PS: If you've been doing a lot of funky things with the screen, you might want to do a

tput reset
as the last thing before your shellscript exits.

Number-based menus

You dont have to build your own "choose a number" function: ksh has one already! But note that it returns the value of the line, not the number of the line.

 select word in one two three exit; do
	echo word is $word
	echo reply is $REPLY
	if [[ "$word" = "exit" ]] ; then

This will print out a mini-menu like the following:
1) one
2) two
3) three
4) exit

Note that this will loop between "do ... done" until you trigger a break somehow! (or until the user control-c's or whatever). So dont forget an exit condition!

Raw TCP access

Ksh88 has a built in virtual filesystem that looks like it is under /dev/tcp. You can use it to create connections to specific ports, if you know the IP address.

Here is a trivial example that just opens up a connection to an SMTP server. Note that the connection is half-duplex: You do NOT see data that you send to the other side.

#!/bin/ksh -p

exec 3<>/dev/tcp/$MAILHOST/25 || exit 1

read -r BANNER <&3
print -u3 HELO myhost.com
read -r REPLY <&3
echo REPLY is $REPLY

The output will look something like the following:

BANNER is 220 yourhost.domain.com ESMTP Sendmail 8.11.6+Sun/8.11.6; Tue, 3 Dec 2002 17:30:01 -0800 (PST)
REPLY is 250 yourhost.domain.com Hello localhost [], pleased to meet you

Note that we use the "-r" flag to read. In this particular example, it is not neccessary. But in the general case, it will give you the data "raw". Be warned that if the shell cannot open the port, it will kill your entire script, with status 1, automatically

You can also dump the rest of the data waiting on the socket, to whereever you like, by doing

cat <&3 >somefile

Using arrow keys with ksh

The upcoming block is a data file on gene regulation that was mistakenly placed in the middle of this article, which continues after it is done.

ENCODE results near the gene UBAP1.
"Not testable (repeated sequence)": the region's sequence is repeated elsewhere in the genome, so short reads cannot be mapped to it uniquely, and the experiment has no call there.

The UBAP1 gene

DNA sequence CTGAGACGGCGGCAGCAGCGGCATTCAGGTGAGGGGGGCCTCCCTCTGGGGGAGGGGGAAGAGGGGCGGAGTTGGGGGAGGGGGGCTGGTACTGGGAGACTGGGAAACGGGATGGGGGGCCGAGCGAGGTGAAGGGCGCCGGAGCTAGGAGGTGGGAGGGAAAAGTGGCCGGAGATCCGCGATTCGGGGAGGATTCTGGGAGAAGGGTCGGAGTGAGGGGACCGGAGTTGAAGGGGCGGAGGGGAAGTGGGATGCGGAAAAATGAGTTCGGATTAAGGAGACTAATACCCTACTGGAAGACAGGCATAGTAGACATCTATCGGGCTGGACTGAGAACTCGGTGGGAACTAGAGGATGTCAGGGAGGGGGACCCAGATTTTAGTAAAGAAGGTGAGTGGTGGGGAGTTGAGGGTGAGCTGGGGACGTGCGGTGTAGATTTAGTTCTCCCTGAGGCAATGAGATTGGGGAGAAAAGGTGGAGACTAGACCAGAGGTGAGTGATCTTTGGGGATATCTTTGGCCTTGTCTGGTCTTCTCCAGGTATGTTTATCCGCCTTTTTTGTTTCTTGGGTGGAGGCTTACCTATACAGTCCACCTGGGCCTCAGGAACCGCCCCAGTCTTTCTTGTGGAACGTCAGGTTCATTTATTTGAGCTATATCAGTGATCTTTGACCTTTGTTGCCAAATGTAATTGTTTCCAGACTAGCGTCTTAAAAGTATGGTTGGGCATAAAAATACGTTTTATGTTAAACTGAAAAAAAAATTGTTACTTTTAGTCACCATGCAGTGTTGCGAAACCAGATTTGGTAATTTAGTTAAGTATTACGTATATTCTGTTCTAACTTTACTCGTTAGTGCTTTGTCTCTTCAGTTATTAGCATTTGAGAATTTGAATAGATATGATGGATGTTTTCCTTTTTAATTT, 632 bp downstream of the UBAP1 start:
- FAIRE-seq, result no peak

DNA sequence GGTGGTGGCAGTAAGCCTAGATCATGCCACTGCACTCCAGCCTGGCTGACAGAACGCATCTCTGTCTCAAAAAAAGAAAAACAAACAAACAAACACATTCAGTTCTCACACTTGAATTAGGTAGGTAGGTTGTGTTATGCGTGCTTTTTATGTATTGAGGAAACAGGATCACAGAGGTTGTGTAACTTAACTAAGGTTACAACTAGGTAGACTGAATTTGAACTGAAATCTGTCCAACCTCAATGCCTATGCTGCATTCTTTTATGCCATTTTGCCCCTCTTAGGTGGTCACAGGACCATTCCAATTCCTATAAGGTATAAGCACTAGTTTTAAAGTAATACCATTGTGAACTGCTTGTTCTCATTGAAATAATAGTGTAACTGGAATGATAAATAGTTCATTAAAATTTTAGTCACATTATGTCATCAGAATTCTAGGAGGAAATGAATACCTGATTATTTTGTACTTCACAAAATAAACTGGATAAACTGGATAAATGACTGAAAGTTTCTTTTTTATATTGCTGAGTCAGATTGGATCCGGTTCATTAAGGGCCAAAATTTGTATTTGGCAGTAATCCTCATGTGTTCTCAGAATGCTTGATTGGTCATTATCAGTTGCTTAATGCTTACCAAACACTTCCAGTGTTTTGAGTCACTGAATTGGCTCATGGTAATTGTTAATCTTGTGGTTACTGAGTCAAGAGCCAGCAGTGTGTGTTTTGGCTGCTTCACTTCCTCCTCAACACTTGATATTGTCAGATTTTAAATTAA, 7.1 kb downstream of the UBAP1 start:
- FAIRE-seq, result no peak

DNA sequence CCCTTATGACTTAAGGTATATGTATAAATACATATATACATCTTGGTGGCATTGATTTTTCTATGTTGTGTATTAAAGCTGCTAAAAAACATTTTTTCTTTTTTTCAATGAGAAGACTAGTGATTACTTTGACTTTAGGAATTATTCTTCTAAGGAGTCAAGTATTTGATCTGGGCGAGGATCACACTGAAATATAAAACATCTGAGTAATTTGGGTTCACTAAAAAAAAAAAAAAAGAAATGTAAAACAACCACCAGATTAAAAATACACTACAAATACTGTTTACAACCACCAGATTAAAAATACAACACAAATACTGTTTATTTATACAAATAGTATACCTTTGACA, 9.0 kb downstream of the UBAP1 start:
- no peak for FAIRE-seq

For some reason,(older) ksh does not come with arrow key usage on the command line enabled. That being said, it is relatively easy to enable them, since it has some special hooks for the purpose.

You can cut-n-paste this into your .kshrc (if you have set ENV=$HOME/.kshrc), or directly to your prompt. Please note, however, that it presumes you have "emacs mode" enabled, otherwise it may not work properly:

set -o emacs
alias __A=`echo "\020"`     # up arrow == ^p == back a command
alias __B=`echo "\016"`     # dn arrow == ^n == down a command
alias __C=`echo "\006"`     # rt arrow == ^f == forward a character
alias __D=`echo "\002"`     # lft arrow == ^b == back a character
alias __H=`echo "\001"`     # home  == ^a == start of line
Sadly, for ksh93, the process is a bit messier, involving 'keybind' commands:
#ksh93 and later...
# put this in your kshrc
set -o emacs
typeset -A Keytable
trap 'eval "${Keytable[${.sh.edchar}]}"' KEYBD

function keybind # key action
	typeset key=$(print -f "%q" "$2")
	case $# in
	2)      Keytable[$1]=' .sh.edchar=${.sh.edmode}'"$key"
	1)      unset Keytable[$1]
	*)      print -u2 "Usage: $0 key [action]"
keybind $'\E[D' $'\002'
keybind $'\E[C' $'\006'
keybind $'\E[B' $'\016'
keybind $'\E[A' $'\020'
keybind $'\t'   $'\E\E'

Graphics and ksh

Not many people are aware of this, but there is actually a graphical version of ksh, called "dtksh". It was created as part of "CDE". Any of the modern UNIX(tm)es should come with it, in /usr/dt/bin/dtksh. If you are interested, take a look at some dtksh demos that someone else has written. And/or, you might see if you have a /usr/dt/share/examples/dtksh/ directory present on your machine.
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This material is copyrighted by Philip Brown